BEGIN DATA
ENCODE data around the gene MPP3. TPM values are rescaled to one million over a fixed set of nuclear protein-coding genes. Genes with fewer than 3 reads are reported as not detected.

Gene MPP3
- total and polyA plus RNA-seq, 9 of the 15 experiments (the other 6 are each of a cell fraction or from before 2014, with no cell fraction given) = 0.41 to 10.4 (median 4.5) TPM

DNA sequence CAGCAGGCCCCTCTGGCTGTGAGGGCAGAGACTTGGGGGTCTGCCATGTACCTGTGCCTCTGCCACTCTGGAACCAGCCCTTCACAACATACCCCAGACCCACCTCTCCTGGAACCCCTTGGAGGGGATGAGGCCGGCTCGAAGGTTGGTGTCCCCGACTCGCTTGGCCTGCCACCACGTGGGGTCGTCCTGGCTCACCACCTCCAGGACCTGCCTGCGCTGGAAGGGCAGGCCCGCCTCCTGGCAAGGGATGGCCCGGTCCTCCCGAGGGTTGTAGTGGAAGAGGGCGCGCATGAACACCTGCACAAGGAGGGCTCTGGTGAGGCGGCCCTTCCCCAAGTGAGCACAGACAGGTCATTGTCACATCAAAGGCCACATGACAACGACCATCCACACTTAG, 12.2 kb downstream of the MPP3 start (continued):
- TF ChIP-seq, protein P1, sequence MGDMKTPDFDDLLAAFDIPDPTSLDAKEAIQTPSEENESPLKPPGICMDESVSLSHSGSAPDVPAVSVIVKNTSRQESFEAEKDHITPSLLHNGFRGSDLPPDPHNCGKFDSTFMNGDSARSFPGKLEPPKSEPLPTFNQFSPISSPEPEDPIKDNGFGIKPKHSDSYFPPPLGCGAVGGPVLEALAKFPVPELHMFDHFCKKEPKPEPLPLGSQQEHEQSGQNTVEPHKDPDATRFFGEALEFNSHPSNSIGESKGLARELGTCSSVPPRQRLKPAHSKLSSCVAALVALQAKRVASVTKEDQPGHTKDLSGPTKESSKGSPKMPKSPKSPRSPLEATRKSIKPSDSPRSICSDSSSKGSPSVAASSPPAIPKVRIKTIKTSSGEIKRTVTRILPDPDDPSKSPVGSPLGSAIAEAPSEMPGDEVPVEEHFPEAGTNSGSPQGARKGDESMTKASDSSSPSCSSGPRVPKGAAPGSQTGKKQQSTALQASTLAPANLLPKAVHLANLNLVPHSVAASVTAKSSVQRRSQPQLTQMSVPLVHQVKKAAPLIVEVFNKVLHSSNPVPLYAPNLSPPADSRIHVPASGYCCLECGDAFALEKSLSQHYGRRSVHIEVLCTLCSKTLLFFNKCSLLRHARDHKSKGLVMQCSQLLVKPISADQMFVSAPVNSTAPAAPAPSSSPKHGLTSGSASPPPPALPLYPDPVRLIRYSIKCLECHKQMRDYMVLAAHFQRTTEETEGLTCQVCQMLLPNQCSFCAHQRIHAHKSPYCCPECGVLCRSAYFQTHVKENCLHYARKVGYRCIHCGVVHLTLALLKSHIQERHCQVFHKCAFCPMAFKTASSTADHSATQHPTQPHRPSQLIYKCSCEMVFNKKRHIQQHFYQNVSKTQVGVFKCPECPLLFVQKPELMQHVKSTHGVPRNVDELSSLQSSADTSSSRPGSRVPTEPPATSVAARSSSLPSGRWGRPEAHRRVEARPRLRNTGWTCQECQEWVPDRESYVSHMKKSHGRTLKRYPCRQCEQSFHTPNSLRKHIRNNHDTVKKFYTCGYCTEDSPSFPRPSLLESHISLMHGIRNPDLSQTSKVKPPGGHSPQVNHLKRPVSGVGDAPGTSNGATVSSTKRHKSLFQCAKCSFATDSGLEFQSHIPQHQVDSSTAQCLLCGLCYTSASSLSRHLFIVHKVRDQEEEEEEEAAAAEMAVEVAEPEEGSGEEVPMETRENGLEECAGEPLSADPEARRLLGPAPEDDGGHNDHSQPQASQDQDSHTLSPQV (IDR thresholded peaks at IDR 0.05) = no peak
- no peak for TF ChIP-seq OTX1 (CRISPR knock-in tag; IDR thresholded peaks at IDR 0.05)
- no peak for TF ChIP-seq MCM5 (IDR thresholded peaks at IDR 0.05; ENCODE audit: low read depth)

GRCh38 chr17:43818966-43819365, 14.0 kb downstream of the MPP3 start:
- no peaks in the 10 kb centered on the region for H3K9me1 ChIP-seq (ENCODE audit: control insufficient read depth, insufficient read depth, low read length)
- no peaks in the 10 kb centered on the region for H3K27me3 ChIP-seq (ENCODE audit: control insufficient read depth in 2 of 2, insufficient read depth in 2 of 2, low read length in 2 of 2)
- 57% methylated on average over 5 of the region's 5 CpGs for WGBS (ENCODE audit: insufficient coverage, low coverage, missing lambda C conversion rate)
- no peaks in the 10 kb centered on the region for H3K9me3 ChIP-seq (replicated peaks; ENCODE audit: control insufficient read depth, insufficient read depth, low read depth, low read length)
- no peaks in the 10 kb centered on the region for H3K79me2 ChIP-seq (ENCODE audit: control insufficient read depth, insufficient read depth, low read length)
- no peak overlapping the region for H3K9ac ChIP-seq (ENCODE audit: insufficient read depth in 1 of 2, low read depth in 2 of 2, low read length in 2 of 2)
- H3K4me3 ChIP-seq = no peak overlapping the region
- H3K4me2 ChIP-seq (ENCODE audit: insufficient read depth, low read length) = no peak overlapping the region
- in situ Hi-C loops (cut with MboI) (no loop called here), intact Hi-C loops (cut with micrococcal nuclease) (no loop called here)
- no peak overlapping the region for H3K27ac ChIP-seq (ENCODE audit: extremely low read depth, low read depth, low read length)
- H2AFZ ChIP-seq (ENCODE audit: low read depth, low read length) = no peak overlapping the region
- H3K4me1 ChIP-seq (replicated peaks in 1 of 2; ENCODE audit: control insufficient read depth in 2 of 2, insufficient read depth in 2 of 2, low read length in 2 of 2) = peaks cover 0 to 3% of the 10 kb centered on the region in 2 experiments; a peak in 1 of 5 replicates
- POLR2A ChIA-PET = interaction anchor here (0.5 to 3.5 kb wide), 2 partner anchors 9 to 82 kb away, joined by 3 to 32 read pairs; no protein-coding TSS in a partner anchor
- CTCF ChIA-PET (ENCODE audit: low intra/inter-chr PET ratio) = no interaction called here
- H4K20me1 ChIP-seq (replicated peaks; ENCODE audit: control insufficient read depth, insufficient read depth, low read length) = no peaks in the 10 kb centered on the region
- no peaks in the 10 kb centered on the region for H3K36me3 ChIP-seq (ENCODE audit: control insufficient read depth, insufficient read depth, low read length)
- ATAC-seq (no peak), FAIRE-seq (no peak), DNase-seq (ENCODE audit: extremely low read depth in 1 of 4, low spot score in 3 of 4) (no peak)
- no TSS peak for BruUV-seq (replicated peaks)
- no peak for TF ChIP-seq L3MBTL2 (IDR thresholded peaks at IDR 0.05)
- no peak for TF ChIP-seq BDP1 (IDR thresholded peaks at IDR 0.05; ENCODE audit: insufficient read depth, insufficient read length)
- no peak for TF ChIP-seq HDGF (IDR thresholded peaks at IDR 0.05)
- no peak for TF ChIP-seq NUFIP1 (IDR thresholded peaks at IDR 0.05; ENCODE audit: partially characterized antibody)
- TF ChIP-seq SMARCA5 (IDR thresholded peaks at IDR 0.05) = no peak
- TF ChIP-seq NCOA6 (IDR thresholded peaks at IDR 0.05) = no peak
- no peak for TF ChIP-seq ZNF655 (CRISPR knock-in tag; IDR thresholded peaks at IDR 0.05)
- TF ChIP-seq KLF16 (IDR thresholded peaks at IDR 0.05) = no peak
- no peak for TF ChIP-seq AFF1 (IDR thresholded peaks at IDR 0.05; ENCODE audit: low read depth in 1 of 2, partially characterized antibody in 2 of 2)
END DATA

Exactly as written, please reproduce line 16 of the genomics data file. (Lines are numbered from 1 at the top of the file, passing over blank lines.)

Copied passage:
- H3K4me2 ChIP-seq (ENCODE audit: insufficient read depth, low read length) = no peak overlapping the region